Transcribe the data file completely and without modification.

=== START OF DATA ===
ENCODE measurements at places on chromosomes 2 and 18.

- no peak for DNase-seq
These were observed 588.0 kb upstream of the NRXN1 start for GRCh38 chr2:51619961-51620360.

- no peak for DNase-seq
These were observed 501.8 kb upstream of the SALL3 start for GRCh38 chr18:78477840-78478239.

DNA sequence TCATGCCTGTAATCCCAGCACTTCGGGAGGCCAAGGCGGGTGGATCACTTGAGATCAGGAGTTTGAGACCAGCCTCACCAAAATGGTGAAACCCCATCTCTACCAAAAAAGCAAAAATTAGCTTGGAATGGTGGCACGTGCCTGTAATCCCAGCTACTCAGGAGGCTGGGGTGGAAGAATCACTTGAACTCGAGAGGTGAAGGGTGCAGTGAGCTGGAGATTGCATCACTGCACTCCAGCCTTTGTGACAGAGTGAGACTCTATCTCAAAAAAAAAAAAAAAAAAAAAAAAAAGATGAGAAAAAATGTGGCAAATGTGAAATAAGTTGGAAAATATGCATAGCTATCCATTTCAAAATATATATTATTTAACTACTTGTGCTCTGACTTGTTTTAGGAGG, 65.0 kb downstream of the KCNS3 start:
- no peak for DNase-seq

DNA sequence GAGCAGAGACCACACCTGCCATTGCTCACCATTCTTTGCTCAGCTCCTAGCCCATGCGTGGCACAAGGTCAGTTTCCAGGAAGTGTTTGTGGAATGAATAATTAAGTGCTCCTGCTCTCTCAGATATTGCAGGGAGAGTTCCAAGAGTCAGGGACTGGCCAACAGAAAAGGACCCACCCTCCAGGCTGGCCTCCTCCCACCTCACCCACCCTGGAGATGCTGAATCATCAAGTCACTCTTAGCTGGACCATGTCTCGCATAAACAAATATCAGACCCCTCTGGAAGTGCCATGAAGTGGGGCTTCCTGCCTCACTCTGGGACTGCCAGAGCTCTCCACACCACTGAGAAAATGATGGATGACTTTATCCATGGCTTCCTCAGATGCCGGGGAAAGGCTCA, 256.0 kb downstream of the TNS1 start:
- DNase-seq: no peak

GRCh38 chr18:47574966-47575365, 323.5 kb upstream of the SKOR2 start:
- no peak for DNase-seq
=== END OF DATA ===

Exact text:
ENCODE measurements at places on chromosomes 2 and 18.

- no peak for DNase-seq
These were observed 588.0 kb upstream of the NRXN1 start for GRCh38 chr2:51619961-51620360.

- no peak for DNase-seq
These were observed 501.8 kb upstream of the SALL3 start for GRCh38 chr18:78477840-78478239.

DNA sequence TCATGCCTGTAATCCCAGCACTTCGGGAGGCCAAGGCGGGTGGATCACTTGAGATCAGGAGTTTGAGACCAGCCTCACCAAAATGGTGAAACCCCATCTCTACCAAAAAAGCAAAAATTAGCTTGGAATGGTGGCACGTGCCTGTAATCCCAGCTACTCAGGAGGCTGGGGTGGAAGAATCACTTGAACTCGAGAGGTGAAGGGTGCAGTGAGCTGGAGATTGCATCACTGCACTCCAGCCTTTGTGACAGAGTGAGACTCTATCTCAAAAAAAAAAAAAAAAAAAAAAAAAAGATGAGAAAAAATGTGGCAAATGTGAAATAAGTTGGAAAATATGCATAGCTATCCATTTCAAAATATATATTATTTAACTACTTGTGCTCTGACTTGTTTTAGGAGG, 65.0 kb downstream of the KCNS3 start:
- no peak for DNase-seq

DNA sequence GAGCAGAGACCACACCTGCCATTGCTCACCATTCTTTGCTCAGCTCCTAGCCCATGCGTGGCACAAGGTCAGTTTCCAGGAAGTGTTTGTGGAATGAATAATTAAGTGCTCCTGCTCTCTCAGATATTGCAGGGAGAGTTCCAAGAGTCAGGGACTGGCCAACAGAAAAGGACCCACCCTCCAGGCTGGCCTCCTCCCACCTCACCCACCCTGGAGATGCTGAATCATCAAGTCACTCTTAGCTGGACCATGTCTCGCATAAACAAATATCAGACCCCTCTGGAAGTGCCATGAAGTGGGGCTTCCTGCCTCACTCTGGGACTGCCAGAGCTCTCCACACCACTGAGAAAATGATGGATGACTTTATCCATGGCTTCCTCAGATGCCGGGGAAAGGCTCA, 256.0 kb downstream of the TNS1 start:
- DNase-seq: no peak

GRCh38 chr18:47574966-47575365, 323.5 kb upstream of the SKOR2 start:
- no peak for DNase-seq